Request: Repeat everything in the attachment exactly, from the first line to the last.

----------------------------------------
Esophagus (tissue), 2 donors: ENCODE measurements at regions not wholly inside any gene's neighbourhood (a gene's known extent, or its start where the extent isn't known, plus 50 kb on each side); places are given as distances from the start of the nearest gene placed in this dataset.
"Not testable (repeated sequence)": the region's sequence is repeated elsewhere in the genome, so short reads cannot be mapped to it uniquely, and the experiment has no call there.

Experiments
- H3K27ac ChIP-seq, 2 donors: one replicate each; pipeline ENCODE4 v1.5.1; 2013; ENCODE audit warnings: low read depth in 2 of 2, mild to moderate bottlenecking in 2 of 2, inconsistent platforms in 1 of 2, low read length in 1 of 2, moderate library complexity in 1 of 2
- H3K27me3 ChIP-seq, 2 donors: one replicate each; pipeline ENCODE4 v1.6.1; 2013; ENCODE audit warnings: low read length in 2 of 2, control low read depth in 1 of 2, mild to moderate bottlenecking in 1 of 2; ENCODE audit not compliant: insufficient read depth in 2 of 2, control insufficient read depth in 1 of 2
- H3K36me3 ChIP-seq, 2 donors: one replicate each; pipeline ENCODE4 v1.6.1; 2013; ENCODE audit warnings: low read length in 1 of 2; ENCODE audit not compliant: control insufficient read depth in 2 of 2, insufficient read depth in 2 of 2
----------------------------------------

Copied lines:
Esophagus (tissue), 2 donors: ENCODE measurements at regions not wholly inside any gene's neighbourhood (a gene's known extent, or its start where the extent isn't known, plus 50 kb on each side); places are given as distances from the start of the nearest gene placed in this dataset.
"Not testable (repeated sequence)": the region's sequence is repeated elsewhere in the genome, so short reads cannot be mapped to it uniquely, and the experiment has no call there.

Experiments
- H3K27ac ChIP-seq, 2 donors: one replicate each; pipeline ENCODE4 v1.5.1; 2013; ENCODE audit warnings: low read depth in 2 of 2, mild to moderate bottlenecking in 2 of 2, inconsistent platforms in 1 of 2, low read length in 1 of 2, moderate library complexity in 1 of 2
- H3K27me3 ChIP-seq, 2 donors: one replicate each; pipeline ENCODE4 v1.6.1; 2013; ENCODE audit warnings: low read length in 2 of 2, control low read depth in 1 of 2, mild to moderate bottlenecking in 1 of 2; ENCODE audit not compliant: insufficient read depth in 2 of 2, control insufficient read depth in 1 of 2
- H3K36me3 ChIP-seq, 2 donors: one replicate each; pipeline ENCODE4 v1.6.1; 2013; ENCODE audit warnings: low read length in 1 of 2; ENCODE audit not compliant: control insufficient read depth in 2 of 2, insufficient read depth in 2 of 2